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Comment: Love-able loudmouths at the FSF (Score 1) 318

by chrishillman (#43860559) Attached to: Taking Action For Free JavaScript
Forgive me if I post comments covered better by smarter people but I have just spent the past hour pacing in the hallway after reading this.

My initial reaction was "Non-free JavaScript? RMS must have glaucoma because his herbal remedy is really impacting his judgement". JavaScript is open source. As a computer security duck I can tell you that JavaScript is easily altered on any page you visit, and only a fool would license their JavaScript code... or worse "open source" it like Al Gore did to his web page just before we found out what a "chad" was. Calling a set of JavaScript code "closed source" is similar to closing the source on a batch file or shell script, or trademarking/copyrighting an arrangement of flowers or dead bees. It is possible to lay claim to such a "design" but as to how it could be enforced is beyond me.

Then I read some comments and people seemed to think this had to do with the readability of the JavaScript as "minified" JavaScript is too obfuscated to read by a lay person (by lay person I mean non-JS compiler). But this is silly as many plugins that allow you to alter the JavaScript you run on your browser when you visit a page will also easily de-obfuscate the JavaScript. So readability is more about presentation and the presentation can be trivially altered.

But, I have come to peace with the basis of the article, that there exists something called "non-free JavaScript" and that pages can implement such a thing. Here is how one can implement Non-Free JavaScript, if you use a JS library such as Sencha ExtJS (with the commercial license) and offer no alternate HTML only page. Sencha ExtJS with the commercial license is not GPL, so the license is not "free". And with the lack of an HTML page (where you kill off your search engines and section 508 ADA usability compliance), then RMS can't use the page in the pristine "free" form he desires as a nutty free software advocate.

This issue is a lot like having a "death and murder-free dinner party" for insane vegans. Normal people would be happy to throw a burger on the grill and drink some beer but people like RMS would amplify decisions like eating meat kills everything and hurts the environment and that beer prevents kids in Iceland from learning to read (with a 2 hour explanation as to why). Why can't the FSF install Firefox and use the web the way a given developer intended is beyond me. People who block JavaScript are jerks and people who block ads are theives. If you don't like a given web page, don't go there. The rest of us are sick of hearing you old coots yelling "get off my lawn", or more accurately quoting Sheldon "you are in my spot". Take some lithium and enjoy 2013.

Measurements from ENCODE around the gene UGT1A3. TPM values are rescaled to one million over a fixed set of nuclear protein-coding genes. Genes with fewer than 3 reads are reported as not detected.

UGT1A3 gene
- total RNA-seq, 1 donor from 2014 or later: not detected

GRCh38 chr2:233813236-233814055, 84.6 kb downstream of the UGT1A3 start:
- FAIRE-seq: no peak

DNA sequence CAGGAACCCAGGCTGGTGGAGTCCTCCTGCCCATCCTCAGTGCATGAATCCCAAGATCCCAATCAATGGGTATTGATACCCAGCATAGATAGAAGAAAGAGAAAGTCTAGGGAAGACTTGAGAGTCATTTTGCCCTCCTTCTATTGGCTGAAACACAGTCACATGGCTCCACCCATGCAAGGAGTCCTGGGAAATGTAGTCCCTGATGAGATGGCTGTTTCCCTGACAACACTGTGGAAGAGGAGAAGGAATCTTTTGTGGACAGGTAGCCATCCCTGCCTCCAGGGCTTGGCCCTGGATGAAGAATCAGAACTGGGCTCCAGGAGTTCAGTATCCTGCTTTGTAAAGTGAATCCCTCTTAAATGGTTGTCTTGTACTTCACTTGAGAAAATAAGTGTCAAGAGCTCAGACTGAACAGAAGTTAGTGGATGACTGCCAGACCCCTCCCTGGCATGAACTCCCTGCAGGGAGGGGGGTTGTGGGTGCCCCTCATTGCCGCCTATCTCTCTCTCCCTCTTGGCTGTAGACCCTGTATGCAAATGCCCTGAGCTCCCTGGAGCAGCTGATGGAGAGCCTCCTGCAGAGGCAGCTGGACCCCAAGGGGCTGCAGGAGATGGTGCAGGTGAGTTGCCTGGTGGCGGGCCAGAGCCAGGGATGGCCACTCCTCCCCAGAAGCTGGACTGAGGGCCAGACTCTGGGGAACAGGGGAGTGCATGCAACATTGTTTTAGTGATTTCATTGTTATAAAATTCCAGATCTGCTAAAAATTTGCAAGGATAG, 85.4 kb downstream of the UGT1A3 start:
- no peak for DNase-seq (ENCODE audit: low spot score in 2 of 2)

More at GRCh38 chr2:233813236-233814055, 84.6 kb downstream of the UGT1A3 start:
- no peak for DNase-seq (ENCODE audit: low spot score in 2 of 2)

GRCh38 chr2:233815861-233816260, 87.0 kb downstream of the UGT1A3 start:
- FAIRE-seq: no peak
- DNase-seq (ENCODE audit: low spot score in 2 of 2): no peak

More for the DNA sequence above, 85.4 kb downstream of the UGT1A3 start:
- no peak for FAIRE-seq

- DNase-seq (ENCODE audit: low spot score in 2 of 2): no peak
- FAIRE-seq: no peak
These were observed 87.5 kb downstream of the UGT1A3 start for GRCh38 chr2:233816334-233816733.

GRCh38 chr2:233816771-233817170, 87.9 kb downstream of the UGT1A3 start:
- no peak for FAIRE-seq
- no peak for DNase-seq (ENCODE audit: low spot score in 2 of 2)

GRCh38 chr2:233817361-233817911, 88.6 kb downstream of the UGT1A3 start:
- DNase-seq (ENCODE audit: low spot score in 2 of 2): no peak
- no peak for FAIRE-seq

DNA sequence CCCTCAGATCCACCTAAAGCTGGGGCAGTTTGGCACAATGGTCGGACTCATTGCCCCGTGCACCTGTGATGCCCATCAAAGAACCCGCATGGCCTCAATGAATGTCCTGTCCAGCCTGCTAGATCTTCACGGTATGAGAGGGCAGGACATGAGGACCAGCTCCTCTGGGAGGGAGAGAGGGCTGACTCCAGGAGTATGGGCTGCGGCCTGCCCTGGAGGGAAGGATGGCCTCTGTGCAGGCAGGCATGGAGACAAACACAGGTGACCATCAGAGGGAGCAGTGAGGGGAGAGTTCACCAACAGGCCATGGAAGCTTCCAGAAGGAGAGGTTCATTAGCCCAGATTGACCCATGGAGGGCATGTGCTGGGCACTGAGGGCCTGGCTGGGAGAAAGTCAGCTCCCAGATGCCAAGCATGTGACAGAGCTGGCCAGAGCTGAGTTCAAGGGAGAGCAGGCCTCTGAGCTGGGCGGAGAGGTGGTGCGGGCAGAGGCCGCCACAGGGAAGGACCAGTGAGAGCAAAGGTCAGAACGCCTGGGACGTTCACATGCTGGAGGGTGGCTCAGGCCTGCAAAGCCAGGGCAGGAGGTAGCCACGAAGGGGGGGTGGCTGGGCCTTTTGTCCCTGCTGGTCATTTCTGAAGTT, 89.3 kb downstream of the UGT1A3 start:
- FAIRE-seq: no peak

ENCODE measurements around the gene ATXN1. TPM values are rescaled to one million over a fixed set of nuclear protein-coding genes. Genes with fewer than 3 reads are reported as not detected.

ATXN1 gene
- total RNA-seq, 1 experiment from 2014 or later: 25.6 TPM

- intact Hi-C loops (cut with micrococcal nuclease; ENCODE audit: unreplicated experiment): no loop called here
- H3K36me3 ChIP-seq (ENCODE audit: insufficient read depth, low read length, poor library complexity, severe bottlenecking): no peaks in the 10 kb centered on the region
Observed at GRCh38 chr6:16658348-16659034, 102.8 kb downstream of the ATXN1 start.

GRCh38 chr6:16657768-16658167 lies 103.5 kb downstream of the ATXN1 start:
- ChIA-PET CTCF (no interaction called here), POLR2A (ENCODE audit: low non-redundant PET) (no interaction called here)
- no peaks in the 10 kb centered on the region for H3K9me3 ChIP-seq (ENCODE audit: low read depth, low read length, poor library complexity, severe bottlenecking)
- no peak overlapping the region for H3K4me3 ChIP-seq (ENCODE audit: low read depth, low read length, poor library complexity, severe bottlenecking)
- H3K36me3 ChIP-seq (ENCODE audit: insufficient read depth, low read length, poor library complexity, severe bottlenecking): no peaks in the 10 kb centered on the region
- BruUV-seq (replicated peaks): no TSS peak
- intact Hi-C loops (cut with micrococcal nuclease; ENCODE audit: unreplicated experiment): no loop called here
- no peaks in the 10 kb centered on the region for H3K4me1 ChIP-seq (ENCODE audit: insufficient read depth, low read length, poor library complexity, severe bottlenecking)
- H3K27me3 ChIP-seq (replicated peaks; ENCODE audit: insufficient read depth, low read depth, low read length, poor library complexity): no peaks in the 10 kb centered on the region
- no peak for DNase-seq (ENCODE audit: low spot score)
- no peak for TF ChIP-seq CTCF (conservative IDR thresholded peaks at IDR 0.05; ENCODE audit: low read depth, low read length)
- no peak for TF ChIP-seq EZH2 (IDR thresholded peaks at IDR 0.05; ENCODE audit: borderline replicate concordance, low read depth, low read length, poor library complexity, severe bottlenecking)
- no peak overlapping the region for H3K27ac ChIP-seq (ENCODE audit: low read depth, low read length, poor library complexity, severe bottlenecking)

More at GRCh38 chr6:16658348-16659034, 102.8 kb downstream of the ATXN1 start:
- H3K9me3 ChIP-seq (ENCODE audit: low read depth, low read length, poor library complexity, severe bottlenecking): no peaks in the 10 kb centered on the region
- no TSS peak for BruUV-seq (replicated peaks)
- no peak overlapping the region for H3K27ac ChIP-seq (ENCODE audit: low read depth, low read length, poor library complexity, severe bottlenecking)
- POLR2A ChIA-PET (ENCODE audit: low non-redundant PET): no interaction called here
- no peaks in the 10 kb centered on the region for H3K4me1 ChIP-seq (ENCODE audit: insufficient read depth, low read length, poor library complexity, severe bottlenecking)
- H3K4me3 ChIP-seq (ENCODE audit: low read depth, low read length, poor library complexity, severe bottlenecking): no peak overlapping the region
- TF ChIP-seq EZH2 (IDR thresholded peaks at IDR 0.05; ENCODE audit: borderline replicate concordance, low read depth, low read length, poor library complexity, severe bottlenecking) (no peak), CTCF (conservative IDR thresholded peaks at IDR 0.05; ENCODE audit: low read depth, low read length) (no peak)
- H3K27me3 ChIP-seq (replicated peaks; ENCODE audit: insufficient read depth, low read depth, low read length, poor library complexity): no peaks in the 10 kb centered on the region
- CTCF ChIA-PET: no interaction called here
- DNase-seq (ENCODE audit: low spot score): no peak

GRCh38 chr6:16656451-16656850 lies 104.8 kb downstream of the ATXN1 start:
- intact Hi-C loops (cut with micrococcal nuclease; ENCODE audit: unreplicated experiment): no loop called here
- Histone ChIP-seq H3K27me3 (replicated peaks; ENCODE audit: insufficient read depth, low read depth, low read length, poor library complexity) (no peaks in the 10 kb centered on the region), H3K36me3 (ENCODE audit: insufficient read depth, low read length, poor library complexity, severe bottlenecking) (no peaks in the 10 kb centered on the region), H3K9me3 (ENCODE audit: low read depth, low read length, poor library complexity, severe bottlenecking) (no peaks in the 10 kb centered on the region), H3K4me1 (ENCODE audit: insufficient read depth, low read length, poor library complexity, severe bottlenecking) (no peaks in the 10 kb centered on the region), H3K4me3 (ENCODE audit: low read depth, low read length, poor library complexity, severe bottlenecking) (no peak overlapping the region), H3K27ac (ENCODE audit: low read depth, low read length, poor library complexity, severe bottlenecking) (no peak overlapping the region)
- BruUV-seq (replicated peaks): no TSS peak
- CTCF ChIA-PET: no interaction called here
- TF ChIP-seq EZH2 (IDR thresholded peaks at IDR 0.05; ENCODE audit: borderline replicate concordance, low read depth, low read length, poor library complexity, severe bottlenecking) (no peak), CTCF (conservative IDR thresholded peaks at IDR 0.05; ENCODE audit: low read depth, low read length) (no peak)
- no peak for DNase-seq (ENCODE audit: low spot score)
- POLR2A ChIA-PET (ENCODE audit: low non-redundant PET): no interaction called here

Comment: With my recent return to Linux... (Score 3, Interesting) 663

by chrishillman (#40458021) Attached to: Are Open-Source Desktops Losing Competitiveness?
I actually came back to Linux under this Gnome 3 controversy and really don't mind it. The reactions to this post are as predictable as the post itself, a developer gets sick of providing something for nothing and has a public rage-quit, the self-hating Linux users cry out "why do people hate Linux".

None of it is true!

I formatted my Windows 7 laptop and joyfully have Ubuntu 12.04 on it. My son's Window 7 netbook was running slow and as an experiment I put Ubuntu 12.04 on that , he loves it. He has less problems than he did under Windows 7. Everyone is accustomed to an "app store" in their phones and Linux is the only OS out there that really has the same type of resource.
There has never been a better time for Linux on the desktop! With Windows 8 about to mess everyone up and a leaderless Apple (let's face it)... Ubuntu, Mint and a dozen other distros are fantastic! Ausus' latest EeePc netbook is currently shipping with Ubuntu because of Windows 8 being a mess.
Linux on the desktop is the best option right now.

Comment: Another thing I can't bring myself to care about! (Score 2) 259

by chrishillman (#37611716) Attached to: Severe Arctic Ozone Loss
WTF? So we banned CFCs in the 80s to save the ozone layer but in a cruel twist of fate the increase in CO2 causes the air down here to get warmer and the air way up there to get colder and that makes the CFCs more efficient and therefore better at destroying the ozone? Yeah? So we are supposed to... do... what? How do we know that banning all carbon would not have some other unforeseen issue? These people have no idea what they are talking about or they do but are not saying anything productive. It will be news if one of these guys knew how to fix any of this mess or had something productive to say. The truth is that we are fracked no matter what and we should really focus upon what we will leave in the fossil record and enjoy the time we have left!